How to correctly interpret hip pain

How to correctly interpret hip pain

Hip pain, especially in older people, is often hastily attributed to hip arthrosis. However, there can be a variety of different causes for hip pain. Find out here how to correctly interpret hip pain and what you can do about it.

The cause of hip pain can sometimes be difficult to determine

When pain occurs in the hip, it is not always the hip joint itself that is causing the pain – it is not uncommon for the hip pain to come from tendons, muscles, or other joints in the hip area.

Conversely, pain from hip joint diseases often radiates into the back, groin, and leg. In addition, generalized diseases of the skeletal system – such as rheumatic diseases – can cause problems in the hip, among other things.

To make the diagnosis easier for the doctor, it is important to accurately characterize the hip pain in terms of type, occurrence, and duration. For example, is the pain unilateral or bilateral? Is the hip pain noticeable when running, sitting, or lying down? Such information and the description of additional symptoms are important for the doctor to be able to find out the cause of the hip pain.

 

Acute hip pain after injury

If hip pain occurs suddenly, the cause is often a strain in the hip muscles. There does not have to be any trauma in the sense of an accident – often a wrong sudden movement, for example when playing sports, is enough.

You should then take it easy for a few days and cool the affected area. If the pain is very severe or does not improve, you should consult a doctor to be on the safe side to rule out a muscle tear or a bone injury.

A femoral neck fracture is rarely the cause

In rare cases, a  fracture of the femoral neck can also  be the reason for hip pain. Although fractures of the pelvis or hip joint are usually the result of a serious fall or an accident, even   minor trauma can lead to a fracture of the femoral neck , especially in older people with osteoporosis .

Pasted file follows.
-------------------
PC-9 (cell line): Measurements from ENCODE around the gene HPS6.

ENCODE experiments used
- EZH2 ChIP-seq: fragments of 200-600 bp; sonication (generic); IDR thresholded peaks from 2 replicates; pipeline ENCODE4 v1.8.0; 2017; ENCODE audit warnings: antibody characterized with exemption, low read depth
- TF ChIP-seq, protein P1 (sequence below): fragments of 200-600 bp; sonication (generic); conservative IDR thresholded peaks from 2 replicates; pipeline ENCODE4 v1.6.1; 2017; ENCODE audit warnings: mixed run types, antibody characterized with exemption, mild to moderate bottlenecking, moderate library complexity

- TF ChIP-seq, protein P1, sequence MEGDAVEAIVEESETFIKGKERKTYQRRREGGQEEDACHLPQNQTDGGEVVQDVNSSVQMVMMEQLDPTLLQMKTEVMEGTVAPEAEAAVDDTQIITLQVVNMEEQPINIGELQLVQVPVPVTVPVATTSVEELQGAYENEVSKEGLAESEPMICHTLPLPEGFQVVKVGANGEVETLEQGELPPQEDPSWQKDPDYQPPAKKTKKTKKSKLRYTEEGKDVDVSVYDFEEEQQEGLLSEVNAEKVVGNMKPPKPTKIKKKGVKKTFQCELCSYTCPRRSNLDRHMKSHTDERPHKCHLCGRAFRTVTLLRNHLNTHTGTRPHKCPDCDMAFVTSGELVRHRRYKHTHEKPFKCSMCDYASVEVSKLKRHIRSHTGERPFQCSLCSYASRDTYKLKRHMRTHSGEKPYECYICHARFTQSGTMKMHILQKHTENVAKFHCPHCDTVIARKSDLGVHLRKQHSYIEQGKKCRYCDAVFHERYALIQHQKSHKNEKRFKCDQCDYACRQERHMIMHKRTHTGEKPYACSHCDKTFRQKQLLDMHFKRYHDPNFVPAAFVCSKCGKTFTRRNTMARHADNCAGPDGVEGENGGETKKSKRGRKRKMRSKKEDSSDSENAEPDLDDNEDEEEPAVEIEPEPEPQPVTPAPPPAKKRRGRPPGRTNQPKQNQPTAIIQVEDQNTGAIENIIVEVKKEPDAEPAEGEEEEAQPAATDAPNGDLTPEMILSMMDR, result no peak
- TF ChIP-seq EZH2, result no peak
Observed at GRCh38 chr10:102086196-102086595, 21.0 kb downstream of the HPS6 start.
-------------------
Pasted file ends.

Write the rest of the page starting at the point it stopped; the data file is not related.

This is then manifested by  very severe pain in the hip,  making walking and standing usually impossible.

 

Bursitis: Pain when walking

Inflammation of the bursa ( trochanteric bursitis  ), which acts as a cushion between the tendons or muscles and the thigh bone, can lead to  pulling or stabbing pain in the hip  . The hip pain initially only occurs  when moving  – for example when walking – but later pain also occurs at rest.

The cause is often overload, which leads to irritation of the bursa. But infections,  gout  or after hip surgery can also lead to bursitis.

“Start-up pain” in hip osteoarthritis

Hip osteoarthritis (coxarthrosis) involves gradual destruction of the joint cartilage over the course of several years, which is usually caused by age-related wear and tear. However, injuries, circulatory disorders, metabolic diseases or congenital misalignments of the hip joint can also cause hip osteoarthritis.

Typical symptoms include a  morning “start-up pain”  that improves with exercise, and a feeling of stiffness in the hip. In the later stages, there may be a restriction of mobility and pain at rest – the symptoms may then also occur at night when lying down.

Hip inflammation: Unilateral pain on the right or left

Hip inflammation (coxitis) can be caused by bacteria and usually occurs after hip surgery or a hip puncture. Bone marrow inflammation ( osteomyelitis ) can also lead to hip inflammation due to the spread of bacteria.

A so-called aseptic hip inflammation, i.e. without the involvement of bacteria, can occur, for example, in the context of rheumatic diseases or arthrosis.

Irrespective of the cause, hip inflammation manifests itself in mostly one-sided pain in the hip, which can occur under load and at rest. In addition, there is often swelling, redness, and overheating in the area of ​​the joint.